Monday, July 19, 2010
A mic in my hand
When I was little, more than a decade ago, I would watch all the sports talk television. I do not recall the specific titles of these shows, but they were the PTI's, the Around the Horns, the Herds of the 90's. One show I do remember was The Sports Reporters. It was on every Sunday morning (and still might be.) I would watch every week before leaving for Sunday School. They were great. I loved sports so I loved hearing people talk about sports. I didn't know any better.
I still love sports. In fact, I think I like them more, or appreciate them more than when I was just a lad. However, I hate sports talk television. Some people, as they grow up, learn that athletes are not role models. They either have a favorite player or a hero that they look up to, but that person does something wrong, or just with so many players making human mistakes, they learn to not idolize these guys. I had/have favorite players, but I never had this problem. I never came to the realization that athletes weren't heroes because I don't ever recall feeling that. They were super famous, super talented, tv stars, but so was Drew Carey. (I know I used super talented very liberally in that analogy.) When I started being older than some of the players I was watching, it was just one of those things. David Price is the same age as me. Would I expect myself to perform at the stage that he does every night? No. But I expect it from him; that's what he does. His age doesn't really factor in it for me. So I never encountered that mental downfall, yet I did with sports talk television.
Sometime during college, or perhaps late in high school, I started getting annoyed when these 'people' spouted their opinions off like it was common knowledge. When I was younger, I actually thought it was common knowledge. They were reporting what everyone thought to me, the viewer, who didn't know any better. Now I realize none of these people are any smarter than me. The only thing that separates a sports fan like me from a talking head on First Take is inside knowledge. They can speak with the athletes, the reporters, team employees and get more info than I ever could. They use this to mask the fact that they aren't any more qualified for their job than I would be.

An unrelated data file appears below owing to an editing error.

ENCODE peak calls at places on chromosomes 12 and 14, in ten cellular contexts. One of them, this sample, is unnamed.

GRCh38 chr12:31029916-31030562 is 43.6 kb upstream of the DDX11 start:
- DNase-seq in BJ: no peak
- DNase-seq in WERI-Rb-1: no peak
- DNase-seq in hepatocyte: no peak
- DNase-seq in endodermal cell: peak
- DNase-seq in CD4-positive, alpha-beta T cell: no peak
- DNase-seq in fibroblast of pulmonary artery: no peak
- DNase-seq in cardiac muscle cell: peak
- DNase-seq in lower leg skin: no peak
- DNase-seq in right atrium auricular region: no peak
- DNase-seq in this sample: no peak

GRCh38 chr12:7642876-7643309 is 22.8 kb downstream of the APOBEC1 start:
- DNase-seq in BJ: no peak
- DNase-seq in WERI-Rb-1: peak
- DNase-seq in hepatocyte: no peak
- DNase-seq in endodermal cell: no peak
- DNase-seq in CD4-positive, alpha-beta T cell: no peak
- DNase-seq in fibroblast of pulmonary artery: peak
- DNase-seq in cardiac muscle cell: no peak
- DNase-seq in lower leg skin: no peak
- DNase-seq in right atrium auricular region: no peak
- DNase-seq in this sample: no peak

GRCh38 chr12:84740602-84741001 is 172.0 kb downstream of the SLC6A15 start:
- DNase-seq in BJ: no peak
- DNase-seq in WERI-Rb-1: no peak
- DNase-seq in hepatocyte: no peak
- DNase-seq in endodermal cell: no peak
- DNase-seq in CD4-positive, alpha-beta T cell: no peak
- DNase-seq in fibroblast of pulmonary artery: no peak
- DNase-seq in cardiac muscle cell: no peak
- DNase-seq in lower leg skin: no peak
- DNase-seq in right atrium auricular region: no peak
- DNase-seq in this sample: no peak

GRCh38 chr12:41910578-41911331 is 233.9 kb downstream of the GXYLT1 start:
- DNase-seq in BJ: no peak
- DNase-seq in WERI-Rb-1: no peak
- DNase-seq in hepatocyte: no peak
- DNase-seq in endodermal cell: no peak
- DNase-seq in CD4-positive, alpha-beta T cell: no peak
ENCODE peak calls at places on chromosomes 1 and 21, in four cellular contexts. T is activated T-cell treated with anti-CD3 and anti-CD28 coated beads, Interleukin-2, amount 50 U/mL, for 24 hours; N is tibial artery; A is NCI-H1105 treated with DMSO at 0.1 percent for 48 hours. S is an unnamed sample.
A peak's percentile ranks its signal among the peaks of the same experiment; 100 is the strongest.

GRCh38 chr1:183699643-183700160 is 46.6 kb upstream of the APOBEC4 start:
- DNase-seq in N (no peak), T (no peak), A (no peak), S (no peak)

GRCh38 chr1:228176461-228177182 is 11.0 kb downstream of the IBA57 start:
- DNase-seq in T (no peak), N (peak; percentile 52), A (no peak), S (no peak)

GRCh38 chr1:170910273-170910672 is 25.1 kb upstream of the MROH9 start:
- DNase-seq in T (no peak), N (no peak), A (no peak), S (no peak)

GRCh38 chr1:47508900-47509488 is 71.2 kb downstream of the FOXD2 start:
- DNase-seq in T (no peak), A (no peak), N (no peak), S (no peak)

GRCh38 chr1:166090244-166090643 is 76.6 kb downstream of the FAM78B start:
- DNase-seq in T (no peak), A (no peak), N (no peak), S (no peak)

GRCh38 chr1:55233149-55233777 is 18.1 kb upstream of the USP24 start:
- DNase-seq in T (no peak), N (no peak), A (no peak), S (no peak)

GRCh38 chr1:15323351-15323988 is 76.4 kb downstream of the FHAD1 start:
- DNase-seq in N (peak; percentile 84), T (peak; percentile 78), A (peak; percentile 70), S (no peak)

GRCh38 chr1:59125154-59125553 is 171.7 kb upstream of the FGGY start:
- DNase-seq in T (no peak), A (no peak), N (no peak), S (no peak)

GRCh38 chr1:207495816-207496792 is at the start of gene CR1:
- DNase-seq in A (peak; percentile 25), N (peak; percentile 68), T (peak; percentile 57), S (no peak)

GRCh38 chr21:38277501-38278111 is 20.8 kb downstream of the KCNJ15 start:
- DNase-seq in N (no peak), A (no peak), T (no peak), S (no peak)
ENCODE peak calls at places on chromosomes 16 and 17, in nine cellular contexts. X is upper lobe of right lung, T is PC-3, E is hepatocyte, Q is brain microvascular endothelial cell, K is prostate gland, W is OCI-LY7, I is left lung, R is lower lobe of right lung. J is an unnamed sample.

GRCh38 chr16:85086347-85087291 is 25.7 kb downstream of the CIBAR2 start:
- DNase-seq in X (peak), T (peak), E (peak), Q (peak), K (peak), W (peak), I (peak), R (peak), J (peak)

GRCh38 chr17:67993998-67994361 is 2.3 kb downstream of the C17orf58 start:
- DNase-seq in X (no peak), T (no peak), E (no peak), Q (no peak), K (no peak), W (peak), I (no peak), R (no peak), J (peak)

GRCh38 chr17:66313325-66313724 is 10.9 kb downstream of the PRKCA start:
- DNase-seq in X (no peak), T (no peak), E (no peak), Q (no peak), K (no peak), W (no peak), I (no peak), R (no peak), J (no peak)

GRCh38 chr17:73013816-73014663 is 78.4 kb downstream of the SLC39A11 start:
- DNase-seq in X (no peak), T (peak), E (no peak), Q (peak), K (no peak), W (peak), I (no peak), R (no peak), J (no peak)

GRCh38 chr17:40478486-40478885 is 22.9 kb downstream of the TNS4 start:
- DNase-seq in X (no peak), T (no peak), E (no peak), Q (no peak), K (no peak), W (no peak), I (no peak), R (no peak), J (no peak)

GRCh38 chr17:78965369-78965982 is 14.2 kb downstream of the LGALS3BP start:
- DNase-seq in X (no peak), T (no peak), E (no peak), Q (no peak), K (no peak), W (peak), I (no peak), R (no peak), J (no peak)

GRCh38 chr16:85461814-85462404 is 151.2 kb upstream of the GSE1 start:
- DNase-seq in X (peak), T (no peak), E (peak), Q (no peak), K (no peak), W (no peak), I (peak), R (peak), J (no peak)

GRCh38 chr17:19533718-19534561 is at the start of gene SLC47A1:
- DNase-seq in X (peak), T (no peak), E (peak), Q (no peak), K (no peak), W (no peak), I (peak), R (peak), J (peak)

Here is a normal give and take when I watch these shows: Talking head #1 says something obvious. The host agrees with them. Talking head #2 says something stupid because he's an idiot. Talking head #1 sees their point but reiterates their very obvious first point. The host again agrees with them.
The best example of a television personality pissing me off occurs when a story happens in a sport they aren't very familiar with. The show host has to talk about it, yet it comes off as forced, like if someone demanded I write a blog post about America's Cup. The most recent example of this happened earlier this month, right before the MLB all-star game. Colin Cowherd, who is known for making odd arguments, I assume to just create controversy, is a football guy. He never talks about baseball because it doesn't push the ratings. However, Joey Votto had been left off the NL all-star roster and Colin decided to defend this. At the time, Votto was probably the favorite to win league MVP. He was a no-brainer to make the team, and eventually got on, yet Cowherd wanted to argue he didn't deserve the spot. The argument was something along the lines of Votto wasn't a top notch player; he hadn't had the past success of a Ryan Howard or Albert Pujols; he wasn't a brand name, and we shouldn't use a couple months of hot hitting to mark him as an all-star. That was Colin Cowherd's argument. Since he doesn't know anything about baseball, maybe I should have given him a pass. But since he's on tv, talking like this makes sense and isn't dumb, I got upset. The fact is that someone's all-star candidacy is literally based on the exact opposite of everything he was saying. Whether someone should or shouldn't make the 2010 all-star roster is entirely based on the first half of the season and past success has absolutely no relevancy to the discussion. When I was a little kid, I might have listened to this misinformed, misguided man, and actually believed Joey Votto didn't deserve to be on the team. After all, Colin was a man with a microphone, with a platform to talk. He must know what he's talking about. How naive I was.